Tips for Financially Surviving a Layoff

By Paulina Likos · February 01, 2024 · 10 minute read

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Tips for Financially Surviving a Layoff

Losing your job can be emotionally painful (weren’t you doing a good enough job?) and can throw your finances for a major curveball. How will you pay your bills? How long will this situation last?

Take a deep breath, and arm yourself with knowledge for financially surviving a layoff. Whether you’re going through this situation right now or are worried it might occur, you can likely make adjustments and you can make and tap resources to weather this challenge. It’s a phase to move through but not to define you. Read on to learn:

•   How to budget when laid off

•   How to file for unemployment benefits

•   How to prioritize debt

•   How to bring in income.

Preparing Financially for a Layoff

Unfortunately, layoffs seem to be a part of modern life. In the first nine months of 2023, there were more than 605,000 layoffs, which marked a 198% increase versus the year prior. That’s not heartening, but it’s a way of saying that if you are laid off, you are not alone, and it can also be wise to prepare financially for a layoff if you are currently employed.

Not having a steady income probably means you’ll have to figure out how to pay your bills when laid off. Until you find another stream of income, it’s important to keep your budget in order and learn to live within your means. Being financially prepared means having a clear understanding of what your expenses are so you can stay on track, especially with debt, if you have it. There are also resources you can access that may help with your cash flow during this difficult time.

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Steps to Take to Prepare for a Layoff

Here are some smart moves that can help you be prepared and not panic if you do get laid off.

Start an Emergency Fund

A common strategy is to build up an emergency fund prior to an event like job loss. It’s a way of preparing for a layoff before it happens. An emergency or rainy day fund is typically a savings account that you’ve been adding to on a weekly or monthly basis. Having roughly three to six months’ (or more) worth of monthly expenses is helpful. That sum can tide you over at a moment of job loss and give you peace of mind.

•   You may want to automate your savings and have a small amount ($25 can get the ball rolling) transferred from checking to savings every payday. Or have that amount direct-deposited into savings.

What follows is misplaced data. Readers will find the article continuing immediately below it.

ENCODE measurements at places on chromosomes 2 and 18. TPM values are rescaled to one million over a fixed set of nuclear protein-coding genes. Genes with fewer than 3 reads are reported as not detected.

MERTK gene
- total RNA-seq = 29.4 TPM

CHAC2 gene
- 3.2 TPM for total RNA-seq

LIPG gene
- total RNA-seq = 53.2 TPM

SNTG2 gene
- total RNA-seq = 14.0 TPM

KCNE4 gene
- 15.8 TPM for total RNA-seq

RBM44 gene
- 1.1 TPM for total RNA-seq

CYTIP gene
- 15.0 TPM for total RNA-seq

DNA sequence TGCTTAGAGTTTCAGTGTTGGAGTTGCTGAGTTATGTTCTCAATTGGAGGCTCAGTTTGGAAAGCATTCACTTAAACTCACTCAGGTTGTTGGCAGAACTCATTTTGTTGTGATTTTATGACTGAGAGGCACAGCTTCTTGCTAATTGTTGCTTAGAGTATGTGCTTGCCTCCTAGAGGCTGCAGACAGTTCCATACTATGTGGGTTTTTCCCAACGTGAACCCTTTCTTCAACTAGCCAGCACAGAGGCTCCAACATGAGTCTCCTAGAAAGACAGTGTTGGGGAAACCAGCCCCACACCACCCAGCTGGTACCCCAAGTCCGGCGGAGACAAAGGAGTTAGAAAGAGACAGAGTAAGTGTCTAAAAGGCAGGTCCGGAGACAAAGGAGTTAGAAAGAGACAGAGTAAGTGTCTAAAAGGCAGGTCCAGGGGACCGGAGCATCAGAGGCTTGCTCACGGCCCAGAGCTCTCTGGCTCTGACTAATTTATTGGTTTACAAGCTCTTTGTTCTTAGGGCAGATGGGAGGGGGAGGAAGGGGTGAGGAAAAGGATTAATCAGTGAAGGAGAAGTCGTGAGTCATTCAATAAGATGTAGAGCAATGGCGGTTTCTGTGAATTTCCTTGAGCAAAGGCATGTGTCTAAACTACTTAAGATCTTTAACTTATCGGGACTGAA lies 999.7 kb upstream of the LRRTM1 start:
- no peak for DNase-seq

•   The emergency fund should only be accessed for emergencies, as its name suggests. (No fair dipping into this kind of savings account when there’s an amazing sale at your favorite store.)

•   If you have the opportunity to contribute more than usual (say, you receive a financial windfall, like a bonus or a tax refund), do boost your emergency savings because you never know when you will need to tap into that account.

Budget, Budget, Budget

If you have an inkling that your company is preparing to lay off some employees or if you lose your job, it’s wise to double-check your weekly budget. This means separating your necessary spending from your discretionary spending.

•   Necessary expenses include things like rent or a mortgage, utilities, food, and health insurance. Don’t forget about minimum debt payments, such as student loan and credit card payments.

•   Discretionary spending may include traveling, dining out, new clothes, and entertainment.

It can be helpful to focus on how much you need to spend each month for necessary expenses (some people refer to this as their monthly “nut.”) Make a list of these basic living expenses and see what they total. Then, pre-layoff, you’ll also see how much you can allocate for activities that you want to do. It’s probably not the best idea to spend every penny each month. You want to have extra money at the end of the month to put toward savings.

If and when a layoff hits, you’ll focus on necessities and minimize your discretionary spending (more details below). You can also tweak your budget when unemployed to, say, cut back on some long-term savings to get you through this moment.

File Unemployment Benefits

If you do lose your job, you may be able to qualify for unemployment benefits. This can get some funds flowing your way to help tide you over.

•   Read the eligibility requirements to see if your situation aligns with the rules for unemployment. The eligibility requirements are likely to vary from state to state and may be determined on a case by case basis; payment amounts will vary as well.

•   If you qualify, filing for unemployment benefits will allow you to receive payments if you are out of a job due to no fault of your own. (There is a possibility that those who are fired because they don’t meet job qualifications may receive funds as well.)

•   Generally, to qualify for unemployment benefits, you should be able and available for work, as well as be looking for employment. Once you’ve determined your eligibility, you can file on your state’s official government office of unemployment compensation website. The site should give you guidance on when to expect benefits.

Ask About Severance Packages

Severance pay can be provided for employees after they are no longer employed at a company. Severance is based on the duration of employment, but your employer is not required to provide severance upon termination.

If you were terminated through no fault of your own, employers may pay, for example, two weeks of salary for each year of employment. Severance may also include health insurance benefits and even services to help you find a new job. These can be very helpful supports when you’ve lost your job.

Use Credit Cards Only for Emergencies

If you become unemployed, it’s wise to stop using credit cards to make purchases. Paying with your credit card creates debt that comes with high interest rates (currently more than 20%). At such high interest rates, debt can really snowball.